My interest in seeing this cave creature feature went up a lot after I quite enjoyed Neil Marshall’s Centurion, but the opportunity never presented itself until now. Six young women who have shared various outdoors adventures with each other meet up again to do a little spelunking a year after one member of the group lost her husband and daughter in a car accident. The trip is supposed to kind of bring the friends back together again after the trauma, but things, well, don’t go according the plan. Tensions rise when the trip planner reveals it’s an unexplored cave and that cave-in might just block the only entrance; even this part of the film is good, with some quite intense cave-in and climbing scenes. But they’re not alone in the cave, and the film continues to ramp up all the way to the end, balancing out and out action and thrills with quiet moments that are often just as nail-bitingly intense. The scares here are solid, and even though some are jump scares (which I don’t necessarily like), a lot of them are also the quieter “evil thing randomly in a shot” kind of scares that I LOVE. The effects are surprisingly good despite what I assume is a relatively low budget, and though it’s not hard to predict the order of deaths, there are still a lot of surprises in HOW they come. I apparently watched the director’s cut version, which has quite a different ending merely by having an extra couple of minutes of footage to the end of the theatrical cut – from what my boyfriend was telling me, I muchly prefer the darker DVD cut.
2005 UK. Director: Neil Marshall. Starring: Shauna Macdonald, Natalie Jackson Mendoza, Alex Reid, Saskia Mulder, MyAnna Buring, Nora-Jane Noone.
Seen October 16 on DVD.
What I Liked
This was a nearly random pick off Netflix Instant (not totally random, because I have been meaning to watch more John Carpenter films), and I knew almost nothing about it. I haven’t seen the remake or anything. I ended up really enjoying it – Carpenter has a talent for the kind of creepy scares that I love. Not quite jump scares, but where something just appears (with no cut or music to make it a jump) or you become aware of the bad guy’s presence and it sends chills down your spine. I love that, and there are several scenes in here that did that for me. The story is based on a ghost story (told wonderfully by John Houseman to a bunch of kids in the first scene) about a group of people killed 100 years earlier when their ship wrecked in a massive fog. Legend has it that when the fog returns, so will they, and this apparently is the year for it. Fog is creepy anyway, hiding things until they’re right upon you and tending toward exactly the kind of reveals I just mentioned. And there’s more to the story, as the priest in the town uncovers, that means these ghosts are not just unsettled due to their violent deaths, but actually seeking revenge. Not all of this plot works out totally, and the end is fairly nonsense-making, but on a scene-by-scene basis, I loved this. I actually liked it a little bit more than Halloween, which I’m sure I’ll get eviscerated for, but it’s because I like the ghost back story more (despite the nonsense-making). Halloween is the tighter, better movie, but The Fog appealed to my sensibilities more.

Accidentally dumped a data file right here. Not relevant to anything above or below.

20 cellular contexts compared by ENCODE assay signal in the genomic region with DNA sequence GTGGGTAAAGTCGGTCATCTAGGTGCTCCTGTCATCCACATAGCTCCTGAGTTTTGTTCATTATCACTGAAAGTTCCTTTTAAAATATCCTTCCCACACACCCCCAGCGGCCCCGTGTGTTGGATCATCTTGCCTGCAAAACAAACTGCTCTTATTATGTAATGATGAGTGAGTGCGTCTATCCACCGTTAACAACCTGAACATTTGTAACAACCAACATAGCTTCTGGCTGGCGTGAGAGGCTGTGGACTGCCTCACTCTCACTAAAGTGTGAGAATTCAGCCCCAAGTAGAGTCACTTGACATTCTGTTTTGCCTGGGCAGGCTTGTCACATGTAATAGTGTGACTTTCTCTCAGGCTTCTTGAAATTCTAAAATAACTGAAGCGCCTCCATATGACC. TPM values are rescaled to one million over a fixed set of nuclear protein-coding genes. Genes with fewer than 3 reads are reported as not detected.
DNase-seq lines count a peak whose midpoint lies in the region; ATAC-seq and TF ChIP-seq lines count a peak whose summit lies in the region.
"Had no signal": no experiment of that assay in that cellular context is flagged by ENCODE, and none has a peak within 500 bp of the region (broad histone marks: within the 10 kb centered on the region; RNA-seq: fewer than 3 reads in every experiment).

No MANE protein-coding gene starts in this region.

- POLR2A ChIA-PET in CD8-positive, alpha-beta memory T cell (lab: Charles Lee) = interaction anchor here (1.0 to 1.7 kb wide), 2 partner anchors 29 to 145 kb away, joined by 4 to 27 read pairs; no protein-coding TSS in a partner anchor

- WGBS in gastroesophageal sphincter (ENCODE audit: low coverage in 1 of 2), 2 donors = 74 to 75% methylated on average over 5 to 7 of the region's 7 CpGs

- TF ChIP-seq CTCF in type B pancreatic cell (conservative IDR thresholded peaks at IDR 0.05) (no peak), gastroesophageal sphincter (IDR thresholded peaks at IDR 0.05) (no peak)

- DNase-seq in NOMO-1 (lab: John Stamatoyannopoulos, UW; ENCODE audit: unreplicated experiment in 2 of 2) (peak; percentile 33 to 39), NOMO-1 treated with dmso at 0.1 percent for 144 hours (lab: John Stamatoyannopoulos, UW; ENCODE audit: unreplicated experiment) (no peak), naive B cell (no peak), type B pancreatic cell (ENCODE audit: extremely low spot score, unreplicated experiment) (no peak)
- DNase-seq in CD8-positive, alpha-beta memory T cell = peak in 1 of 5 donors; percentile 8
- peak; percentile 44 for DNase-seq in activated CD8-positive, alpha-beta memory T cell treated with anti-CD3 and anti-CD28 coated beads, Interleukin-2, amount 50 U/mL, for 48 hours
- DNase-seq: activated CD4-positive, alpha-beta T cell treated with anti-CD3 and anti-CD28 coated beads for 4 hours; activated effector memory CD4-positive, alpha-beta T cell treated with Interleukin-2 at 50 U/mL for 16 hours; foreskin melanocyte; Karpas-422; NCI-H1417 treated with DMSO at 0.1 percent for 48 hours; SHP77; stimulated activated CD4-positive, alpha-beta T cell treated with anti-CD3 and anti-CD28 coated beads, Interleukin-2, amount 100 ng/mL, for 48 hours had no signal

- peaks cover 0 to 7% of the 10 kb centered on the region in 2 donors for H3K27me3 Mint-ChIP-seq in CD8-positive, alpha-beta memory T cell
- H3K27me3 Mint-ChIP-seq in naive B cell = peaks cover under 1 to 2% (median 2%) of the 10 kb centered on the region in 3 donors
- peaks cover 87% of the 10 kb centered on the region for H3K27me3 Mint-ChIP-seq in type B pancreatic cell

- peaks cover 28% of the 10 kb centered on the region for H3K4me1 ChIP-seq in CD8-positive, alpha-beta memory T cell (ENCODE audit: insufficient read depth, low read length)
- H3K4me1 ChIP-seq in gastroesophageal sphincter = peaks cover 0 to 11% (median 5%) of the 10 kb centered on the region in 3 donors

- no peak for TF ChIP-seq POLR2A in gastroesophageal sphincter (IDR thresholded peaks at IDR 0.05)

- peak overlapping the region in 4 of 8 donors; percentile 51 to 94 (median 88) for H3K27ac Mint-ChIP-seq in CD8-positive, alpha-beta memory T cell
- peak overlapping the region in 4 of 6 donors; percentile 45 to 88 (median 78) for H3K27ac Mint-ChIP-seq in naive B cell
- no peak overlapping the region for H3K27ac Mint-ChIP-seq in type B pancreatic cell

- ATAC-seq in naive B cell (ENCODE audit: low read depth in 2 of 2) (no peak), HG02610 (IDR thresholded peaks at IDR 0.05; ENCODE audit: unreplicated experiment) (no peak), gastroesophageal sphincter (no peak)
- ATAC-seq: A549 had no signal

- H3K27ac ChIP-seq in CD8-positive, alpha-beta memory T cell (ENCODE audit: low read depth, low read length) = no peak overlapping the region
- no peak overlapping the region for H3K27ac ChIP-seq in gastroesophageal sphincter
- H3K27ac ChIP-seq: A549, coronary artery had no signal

1980 USA. Director: John Carpenter. Starring: Adrienne Barbeau, Jamie Lee Curtis, Tom Atkins, Janet Leigh, John Houseman.
Seen October 24 on Netflix Instant.
Yes, I had never seen this before, though it’s been on my list for a few years. Really, I don’t have much interest in slasher films, but I felt like I needed to see the first entry in each of the major franchises just to be able to say I had and have some level of competence as a film buff. I expected Halloween to be one of the best of those initial films, and it pretty much is. The film establishes Michael Myers with a creepy first-person opening, then immediately jumps ahead to him escaping from the mental institution where he’s been ever since – enough back story to set him up as a character, but not enough to risk falling into the psychoanalysis explanations that too many remakes fall into. But we’re also introduced to Jamie Lee Curtis’s character along with her less-well-grounded friends, giving us a connection to her that a lot of later slasher films eschew (to their detriment). And then the film does those creepy reveals and disappearances that I like so much, even if Carpenter here tends to announce them with obvious music cues. I like his score for the film, so I didn’t mind too much, but some of them I think would’ve been more effective if Michael had just appeared with no score backup. The moment in the screencap above is the best. Anyway, by the time the killing actually gets going, the atmosphere is sufficiently built and it steamrolls to the end nicely. Still, like I mentioned above under The Fog, a psycho killing teenagers is not really that interesting to me as a basic plotline. It’s handled here better than most movies I’ve seen, but it doesn’t really grab me beyond the level of craft.